The Klamath River is home to one of the most spectacular salmon fisheries on the planet, but in recent weeks, fish have been washing up dead and diseased. Several instances of dead fish have been reported near Klamath tributaries, but by the time scientists arrive to verify the carcasses, they are gone, likely eaten by scavengers.
In July, during the Salmon River Cooperative Spring Chinook and Summer Steelhead Surveys, more salmon deaths were documented than had ever been seen in the thirty year period of record. According to Nat Pennington, member of the Klamath Fish Health Assessment Team, “these early signs of fish stress in the river are reminiscent of 2002, when the Klamath River was host to the largest fish kill in U.S. history. Many of the indicators, poor fish health and river conditions, that I remember in 2002 are considerably worse this year, if preventative measures are not taken, large-scale mortality is likely.”
So far, the Bureau has announced that they will not release preventative flows, which would prevent a fish kill. Instead, they have said they will only release emergency flows, which would only be triggered by verifying large numbers of dead or diseased fish. Once the deaths are reported, it takes at least 4 days to get water from the dam to where the fish are, which scientists say would be too late. When the 2002 fish kill happened and 60,000 fish died, once the fish started washing up, they all died within a few days.
“The Klamath fish kill of 2002 was devastating for our tribal communities and to the West Coast Fisheries. Previously, Tribes, fisheries scientists, and the Department of the Interior have worked together to avert fish kills by releasing preventative flows during drought years,” said Frankie Myers of the Yurok Tribe Watershed Restoration Program, “We need these releases now more then ever.” After meeting with tribal members on Tuesday, Murillo said he would reconsider preventative flows, and would make an announcement later this week.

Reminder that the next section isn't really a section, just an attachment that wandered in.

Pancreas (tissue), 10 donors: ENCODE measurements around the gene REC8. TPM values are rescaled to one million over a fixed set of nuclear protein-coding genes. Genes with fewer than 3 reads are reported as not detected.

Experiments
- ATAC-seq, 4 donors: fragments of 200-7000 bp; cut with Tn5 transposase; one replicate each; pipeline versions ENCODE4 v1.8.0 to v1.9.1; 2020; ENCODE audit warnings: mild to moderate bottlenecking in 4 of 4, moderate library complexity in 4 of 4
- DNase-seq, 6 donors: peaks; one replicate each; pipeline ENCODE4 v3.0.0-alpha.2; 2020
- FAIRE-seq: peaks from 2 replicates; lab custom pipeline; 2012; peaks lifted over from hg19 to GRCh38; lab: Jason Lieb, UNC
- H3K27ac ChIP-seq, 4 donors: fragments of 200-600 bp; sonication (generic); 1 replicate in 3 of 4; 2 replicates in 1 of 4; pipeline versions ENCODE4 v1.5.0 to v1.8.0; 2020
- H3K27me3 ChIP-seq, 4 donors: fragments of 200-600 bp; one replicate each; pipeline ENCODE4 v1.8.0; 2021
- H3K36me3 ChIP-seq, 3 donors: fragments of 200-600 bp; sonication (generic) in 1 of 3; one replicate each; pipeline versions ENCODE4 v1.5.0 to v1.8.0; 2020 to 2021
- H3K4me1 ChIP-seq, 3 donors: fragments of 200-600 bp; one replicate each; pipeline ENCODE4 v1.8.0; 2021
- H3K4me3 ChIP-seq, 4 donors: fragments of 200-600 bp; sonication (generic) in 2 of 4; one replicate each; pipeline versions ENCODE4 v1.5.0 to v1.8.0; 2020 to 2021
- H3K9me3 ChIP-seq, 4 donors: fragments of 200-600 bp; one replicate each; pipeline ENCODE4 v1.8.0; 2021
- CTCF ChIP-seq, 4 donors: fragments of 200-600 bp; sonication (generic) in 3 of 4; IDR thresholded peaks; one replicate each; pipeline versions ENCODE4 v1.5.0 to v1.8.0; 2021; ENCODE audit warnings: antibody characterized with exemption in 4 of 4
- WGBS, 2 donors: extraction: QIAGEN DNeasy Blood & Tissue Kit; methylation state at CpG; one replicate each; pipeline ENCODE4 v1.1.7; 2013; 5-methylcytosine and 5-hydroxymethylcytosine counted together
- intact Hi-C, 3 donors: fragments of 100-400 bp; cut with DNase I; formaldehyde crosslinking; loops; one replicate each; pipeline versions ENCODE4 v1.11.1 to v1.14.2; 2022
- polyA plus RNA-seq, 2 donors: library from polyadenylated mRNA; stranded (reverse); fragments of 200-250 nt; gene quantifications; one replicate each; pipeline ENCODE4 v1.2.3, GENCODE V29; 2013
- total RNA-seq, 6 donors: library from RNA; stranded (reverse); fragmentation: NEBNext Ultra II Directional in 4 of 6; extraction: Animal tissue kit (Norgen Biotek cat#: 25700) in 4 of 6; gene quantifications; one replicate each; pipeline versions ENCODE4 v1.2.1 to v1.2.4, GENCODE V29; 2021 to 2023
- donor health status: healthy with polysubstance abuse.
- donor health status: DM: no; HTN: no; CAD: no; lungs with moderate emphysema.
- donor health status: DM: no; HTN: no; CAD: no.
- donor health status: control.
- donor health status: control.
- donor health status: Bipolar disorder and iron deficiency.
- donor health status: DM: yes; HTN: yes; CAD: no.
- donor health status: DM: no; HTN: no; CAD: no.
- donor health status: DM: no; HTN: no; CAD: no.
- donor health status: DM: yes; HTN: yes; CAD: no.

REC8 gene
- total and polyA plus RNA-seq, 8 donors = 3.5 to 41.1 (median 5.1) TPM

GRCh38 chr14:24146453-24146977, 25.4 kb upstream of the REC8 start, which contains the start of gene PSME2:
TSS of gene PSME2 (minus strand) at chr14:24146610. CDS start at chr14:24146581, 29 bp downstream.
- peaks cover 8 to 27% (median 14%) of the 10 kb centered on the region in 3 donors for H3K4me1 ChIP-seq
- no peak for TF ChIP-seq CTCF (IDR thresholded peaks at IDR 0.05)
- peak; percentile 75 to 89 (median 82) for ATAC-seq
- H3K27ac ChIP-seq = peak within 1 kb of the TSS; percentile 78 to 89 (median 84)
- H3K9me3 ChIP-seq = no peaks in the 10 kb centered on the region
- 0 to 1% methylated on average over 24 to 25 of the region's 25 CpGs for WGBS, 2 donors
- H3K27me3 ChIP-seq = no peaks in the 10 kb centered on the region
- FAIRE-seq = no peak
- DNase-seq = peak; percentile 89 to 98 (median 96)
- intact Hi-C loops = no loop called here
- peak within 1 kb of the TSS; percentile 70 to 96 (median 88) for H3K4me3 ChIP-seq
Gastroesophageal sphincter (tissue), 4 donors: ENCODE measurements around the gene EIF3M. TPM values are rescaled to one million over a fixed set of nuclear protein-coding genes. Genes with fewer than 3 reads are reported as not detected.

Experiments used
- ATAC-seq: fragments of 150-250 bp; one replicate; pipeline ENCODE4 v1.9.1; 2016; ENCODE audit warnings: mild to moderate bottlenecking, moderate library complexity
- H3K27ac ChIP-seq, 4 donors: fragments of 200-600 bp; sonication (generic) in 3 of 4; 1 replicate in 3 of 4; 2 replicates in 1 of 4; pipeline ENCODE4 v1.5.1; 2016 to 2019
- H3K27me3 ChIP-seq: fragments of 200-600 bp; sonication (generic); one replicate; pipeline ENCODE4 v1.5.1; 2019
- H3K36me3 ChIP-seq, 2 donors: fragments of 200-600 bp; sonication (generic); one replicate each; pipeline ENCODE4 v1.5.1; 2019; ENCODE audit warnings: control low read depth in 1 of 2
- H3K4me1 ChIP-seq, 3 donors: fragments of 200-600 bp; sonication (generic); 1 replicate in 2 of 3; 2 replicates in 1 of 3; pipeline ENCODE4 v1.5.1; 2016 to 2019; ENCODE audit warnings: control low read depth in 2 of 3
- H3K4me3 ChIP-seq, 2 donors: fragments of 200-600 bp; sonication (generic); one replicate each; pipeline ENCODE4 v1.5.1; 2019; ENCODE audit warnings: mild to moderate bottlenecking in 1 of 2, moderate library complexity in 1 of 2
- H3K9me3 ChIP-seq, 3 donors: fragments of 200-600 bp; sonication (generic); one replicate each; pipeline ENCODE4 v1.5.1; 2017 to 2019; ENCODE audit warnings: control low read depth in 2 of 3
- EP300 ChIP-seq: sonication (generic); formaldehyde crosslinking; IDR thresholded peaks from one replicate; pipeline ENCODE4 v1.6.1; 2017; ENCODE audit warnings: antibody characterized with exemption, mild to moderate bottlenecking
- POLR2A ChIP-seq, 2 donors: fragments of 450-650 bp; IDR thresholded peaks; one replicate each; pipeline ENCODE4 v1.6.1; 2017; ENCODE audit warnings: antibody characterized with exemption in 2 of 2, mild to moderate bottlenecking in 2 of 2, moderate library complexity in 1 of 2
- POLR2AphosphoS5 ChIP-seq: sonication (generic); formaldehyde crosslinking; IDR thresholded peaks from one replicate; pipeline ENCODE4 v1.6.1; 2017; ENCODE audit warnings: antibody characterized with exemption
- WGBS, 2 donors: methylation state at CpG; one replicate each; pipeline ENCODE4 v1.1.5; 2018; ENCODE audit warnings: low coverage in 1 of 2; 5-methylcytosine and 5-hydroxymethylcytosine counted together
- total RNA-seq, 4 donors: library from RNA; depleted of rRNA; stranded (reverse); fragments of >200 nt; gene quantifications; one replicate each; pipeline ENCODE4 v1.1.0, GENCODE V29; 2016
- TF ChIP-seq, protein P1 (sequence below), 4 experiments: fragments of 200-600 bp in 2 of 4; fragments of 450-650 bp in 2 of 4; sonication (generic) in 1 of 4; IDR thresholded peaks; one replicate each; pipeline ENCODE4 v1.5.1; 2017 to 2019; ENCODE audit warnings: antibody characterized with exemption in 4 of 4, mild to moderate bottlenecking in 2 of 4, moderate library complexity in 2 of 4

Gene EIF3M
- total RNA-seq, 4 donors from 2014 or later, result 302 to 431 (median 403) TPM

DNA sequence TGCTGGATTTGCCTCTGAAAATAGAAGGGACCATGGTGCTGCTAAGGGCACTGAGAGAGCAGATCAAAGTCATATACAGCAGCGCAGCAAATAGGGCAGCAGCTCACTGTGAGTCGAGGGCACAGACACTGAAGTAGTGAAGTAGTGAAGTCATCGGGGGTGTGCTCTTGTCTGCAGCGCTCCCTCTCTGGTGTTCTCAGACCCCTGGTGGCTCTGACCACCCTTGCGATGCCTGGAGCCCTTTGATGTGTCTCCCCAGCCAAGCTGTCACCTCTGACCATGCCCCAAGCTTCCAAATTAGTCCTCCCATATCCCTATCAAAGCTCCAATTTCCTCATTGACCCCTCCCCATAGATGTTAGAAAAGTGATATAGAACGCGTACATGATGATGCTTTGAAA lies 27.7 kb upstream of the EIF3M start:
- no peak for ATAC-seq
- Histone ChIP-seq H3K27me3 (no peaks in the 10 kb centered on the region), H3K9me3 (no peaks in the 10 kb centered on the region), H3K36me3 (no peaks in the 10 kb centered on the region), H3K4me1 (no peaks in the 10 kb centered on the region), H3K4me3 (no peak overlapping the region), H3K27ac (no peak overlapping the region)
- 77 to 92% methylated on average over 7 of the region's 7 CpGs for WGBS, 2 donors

The health of Klamath salmon runs are used to determine ocean harvest levels in California and Oregon and are of great importance to the Klamath Tribes who depend on them for subsistence, and for a way of life. “Klamath Salmon runs significantly affect ocean fishery regulations, another fish kill in the Klamath would be devastating for our livelihoods, and fishermen feed America,” said Mike Hudson, President of Small Boat Commercial Salmon Fisheries Association.
The poor river conditions negatively affecting the Klamath salmon are caused by four dams that breed toxic algae, heat water and block fish passage. In April of 2013, a final environmental impact statement recommended that all four aging hydroelectric dams be removed from the Klamath River to help struggling wild salmon runs. A Congressional bill titled the Klamath Basin Water Recovery and Economic Restoration Act, which is in committee now, would remove all four hydroelectric dams, but the prognosis indicates it only has a 5% chance of passing through U.S. Congress.
EPIC advocates for the protection and restoration of Klamath River Basin and the fish that depend on the health of the River. Our staff has been reaching out to tribes, elected officials and resource agencies to do everything we can to get water into the river and avert another fish kill. If you have not done so already, please send a letter to decision-makers and let them know that fish need water.